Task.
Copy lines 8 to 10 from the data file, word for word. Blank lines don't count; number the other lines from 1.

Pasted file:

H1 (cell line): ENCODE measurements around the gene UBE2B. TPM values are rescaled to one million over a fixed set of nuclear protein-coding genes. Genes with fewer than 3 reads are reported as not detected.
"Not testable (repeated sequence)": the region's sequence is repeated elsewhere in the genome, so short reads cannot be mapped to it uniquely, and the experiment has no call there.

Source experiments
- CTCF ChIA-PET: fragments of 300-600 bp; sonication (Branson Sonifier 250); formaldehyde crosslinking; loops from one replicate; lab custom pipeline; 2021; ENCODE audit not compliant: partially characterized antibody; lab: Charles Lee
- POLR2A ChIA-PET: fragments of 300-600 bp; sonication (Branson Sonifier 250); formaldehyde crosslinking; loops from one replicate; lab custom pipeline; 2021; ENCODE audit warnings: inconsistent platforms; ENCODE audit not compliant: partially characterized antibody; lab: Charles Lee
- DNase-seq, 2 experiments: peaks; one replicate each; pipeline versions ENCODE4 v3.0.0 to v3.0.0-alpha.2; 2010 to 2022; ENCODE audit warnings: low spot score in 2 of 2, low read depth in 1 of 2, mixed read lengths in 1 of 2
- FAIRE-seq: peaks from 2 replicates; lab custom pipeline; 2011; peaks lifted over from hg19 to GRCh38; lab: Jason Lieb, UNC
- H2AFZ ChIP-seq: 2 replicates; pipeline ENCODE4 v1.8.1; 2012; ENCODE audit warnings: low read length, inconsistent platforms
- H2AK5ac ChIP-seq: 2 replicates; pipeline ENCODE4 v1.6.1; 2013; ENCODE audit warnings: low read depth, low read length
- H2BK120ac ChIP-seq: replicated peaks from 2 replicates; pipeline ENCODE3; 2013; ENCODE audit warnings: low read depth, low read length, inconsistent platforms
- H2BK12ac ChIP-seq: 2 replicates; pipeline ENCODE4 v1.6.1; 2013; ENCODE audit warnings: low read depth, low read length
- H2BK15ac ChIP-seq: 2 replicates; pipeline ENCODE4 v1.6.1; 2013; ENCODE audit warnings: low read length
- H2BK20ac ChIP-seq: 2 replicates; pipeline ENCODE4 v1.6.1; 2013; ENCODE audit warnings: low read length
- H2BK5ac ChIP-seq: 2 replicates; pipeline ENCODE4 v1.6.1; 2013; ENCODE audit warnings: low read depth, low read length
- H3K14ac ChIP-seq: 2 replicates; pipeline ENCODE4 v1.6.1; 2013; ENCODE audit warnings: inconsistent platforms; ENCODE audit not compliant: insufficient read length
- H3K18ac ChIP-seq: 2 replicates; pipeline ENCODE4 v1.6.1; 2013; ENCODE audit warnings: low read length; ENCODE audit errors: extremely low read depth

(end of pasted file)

- H2AFZ ChIP-seq: 2 replicates; pipeline ENCODE4 v1.8.1; 2012; ENCODE audit warnings: low read length, inconsistent platforms
- H2AK5ac ChIP-seq: 2 replicates; pipeline ENCODE4 v1.6.1; 2013; ENCODE audit warnings: low read depth, low read length
- H2BK120ac ChIP-seq: replicated peaks from 2 replicates; pipeline ENCODE3; 2013; ENCODE audit warnings: low read depth, low read length, inconsistent platforms